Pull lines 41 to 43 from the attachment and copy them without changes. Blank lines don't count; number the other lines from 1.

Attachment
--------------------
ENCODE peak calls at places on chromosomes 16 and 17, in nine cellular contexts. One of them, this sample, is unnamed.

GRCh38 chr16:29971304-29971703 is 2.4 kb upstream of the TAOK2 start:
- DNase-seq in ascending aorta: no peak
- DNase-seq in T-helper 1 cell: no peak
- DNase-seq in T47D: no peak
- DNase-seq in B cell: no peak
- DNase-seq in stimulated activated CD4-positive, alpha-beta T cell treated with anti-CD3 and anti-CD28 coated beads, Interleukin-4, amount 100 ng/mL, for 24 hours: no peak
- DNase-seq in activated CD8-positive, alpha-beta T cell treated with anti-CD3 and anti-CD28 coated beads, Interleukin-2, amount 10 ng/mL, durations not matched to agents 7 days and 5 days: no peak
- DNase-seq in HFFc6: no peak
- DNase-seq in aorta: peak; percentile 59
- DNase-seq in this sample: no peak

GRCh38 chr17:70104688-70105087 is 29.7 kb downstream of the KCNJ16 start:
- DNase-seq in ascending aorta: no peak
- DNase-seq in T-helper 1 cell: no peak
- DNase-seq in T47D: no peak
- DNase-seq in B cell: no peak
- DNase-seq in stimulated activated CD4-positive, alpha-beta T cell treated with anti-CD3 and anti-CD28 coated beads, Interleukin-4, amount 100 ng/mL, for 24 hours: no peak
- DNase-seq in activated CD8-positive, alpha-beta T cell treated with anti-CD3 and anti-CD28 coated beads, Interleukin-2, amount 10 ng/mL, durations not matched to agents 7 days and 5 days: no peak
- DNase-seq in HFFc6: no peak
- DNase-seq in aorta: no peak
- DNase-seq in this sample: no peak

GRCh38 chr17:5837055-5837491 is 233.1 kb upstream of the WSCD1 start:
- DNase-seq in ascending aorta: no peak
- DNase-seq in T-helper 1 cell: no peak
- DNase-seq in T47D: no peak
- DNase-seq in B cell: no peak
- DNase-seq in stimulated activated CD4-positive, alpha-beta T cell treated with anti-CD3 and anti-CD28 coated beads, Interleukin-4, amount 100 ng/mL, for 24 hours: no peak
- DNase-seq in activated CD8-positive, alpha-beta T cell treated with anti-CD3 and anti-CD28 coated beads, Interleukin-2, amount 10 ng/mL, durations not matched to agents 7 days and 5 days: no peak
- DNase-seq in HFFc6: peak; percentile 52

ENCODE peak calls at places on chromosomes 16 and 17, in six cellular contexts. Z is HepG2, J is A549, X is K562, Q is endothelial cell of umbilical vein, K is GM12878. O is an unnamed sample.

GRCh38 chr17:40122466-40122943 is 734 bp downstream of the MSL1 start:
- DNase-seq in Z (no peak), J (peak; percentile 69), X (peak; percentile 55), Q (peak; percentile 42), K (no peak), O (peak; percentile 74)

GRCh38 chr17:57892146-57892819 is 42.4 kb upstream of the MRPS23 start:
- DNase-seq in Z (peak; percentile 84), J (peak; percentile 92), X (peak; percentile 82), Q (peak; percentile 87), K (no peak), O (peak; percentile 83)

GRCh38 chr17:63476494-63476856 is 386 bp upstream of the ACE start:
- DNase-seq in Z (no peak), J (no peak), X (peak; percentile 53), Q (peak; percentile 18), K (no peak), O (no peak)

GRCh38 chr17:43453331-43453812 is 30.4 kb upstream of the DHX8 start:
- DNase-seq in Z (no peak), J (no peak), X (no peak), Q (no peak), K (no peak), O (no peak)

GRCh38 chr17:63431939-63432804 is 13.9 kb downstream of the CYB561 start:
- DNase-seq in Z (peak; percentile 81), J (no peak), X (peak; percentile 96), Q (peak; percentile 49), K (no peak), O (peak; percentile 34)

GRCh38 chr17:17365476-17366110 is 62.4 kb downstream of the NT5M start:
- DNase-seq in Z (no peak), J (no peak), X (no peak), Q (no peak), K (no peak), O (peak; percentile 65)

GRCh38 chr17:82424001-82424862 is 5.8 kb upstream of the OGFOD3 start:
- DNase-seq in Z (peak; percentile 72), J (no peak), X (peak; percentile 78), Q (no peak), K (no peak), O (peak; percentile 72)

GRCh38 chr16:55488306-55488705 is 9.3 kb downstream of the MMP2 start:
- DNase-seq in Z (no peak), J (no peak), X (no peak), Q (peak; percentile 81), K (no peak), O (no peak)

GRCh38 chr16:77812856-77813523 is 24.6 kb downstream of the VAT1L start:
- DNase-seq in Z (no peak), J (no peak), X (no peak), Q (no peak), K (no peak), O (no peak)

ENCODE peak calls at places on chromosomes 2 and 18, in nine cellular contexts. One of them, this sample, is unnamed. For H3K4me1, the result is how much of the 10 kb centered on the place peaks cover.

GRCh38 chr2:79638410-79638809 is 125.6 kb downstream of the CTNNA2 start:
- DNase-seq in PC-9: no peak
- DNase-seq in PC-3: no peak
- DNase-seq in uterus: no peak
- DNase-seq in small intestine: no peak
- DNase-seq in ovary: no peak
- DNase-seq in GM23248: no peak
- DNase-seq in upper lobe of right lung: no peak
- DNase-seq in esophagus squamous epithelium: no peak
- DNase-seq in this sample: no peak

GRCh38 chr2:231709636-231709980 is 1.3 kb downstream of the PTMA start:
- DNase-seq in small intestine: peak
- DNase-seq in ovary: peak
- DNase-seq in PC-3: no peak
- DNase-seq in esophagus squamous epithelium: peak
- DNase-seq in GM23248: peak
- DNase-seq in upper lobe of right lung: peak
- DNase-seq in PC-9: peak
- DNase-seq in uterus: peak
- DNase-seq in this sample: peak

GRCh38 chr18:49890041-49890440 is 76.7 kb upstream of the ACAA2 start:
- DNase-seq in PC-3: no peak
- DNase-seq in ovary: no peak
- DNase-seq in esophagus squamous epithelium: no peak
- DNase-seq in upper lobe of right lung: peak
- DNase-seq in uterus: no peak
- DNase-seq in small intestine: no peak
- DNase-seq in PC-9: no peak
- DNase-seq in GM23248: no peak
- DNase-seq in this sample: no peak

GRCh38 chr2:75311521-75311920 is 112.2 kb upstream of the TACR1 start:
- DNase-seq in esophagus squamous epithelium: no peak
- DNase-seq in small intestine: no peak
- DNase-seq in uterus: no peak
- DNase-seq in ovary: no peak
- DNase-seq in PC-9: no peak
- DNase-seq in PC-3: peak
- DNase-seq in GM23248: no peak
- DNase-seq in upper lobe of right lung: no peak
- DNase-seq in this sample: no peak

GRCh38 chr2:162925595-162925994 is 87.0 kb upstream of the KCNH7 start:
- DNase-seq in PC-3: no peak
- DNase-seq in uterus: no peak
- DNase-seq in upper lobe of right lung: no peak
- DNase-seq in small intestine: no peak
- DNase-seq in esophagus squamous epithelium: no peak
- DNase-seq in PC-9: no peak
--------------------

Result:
GRCh38 chr17:17365476-17366110 is 62.4 kb downstream of the NT5M start:
- DNase-seq in Z (no peak), J (no peak), X (no peak), Q (no peak), K (no peak), O (peak; percentile 65)

GRCh38 chr17:82424001-82424862 is 5.8 kb upstream of the OGFOD3 start: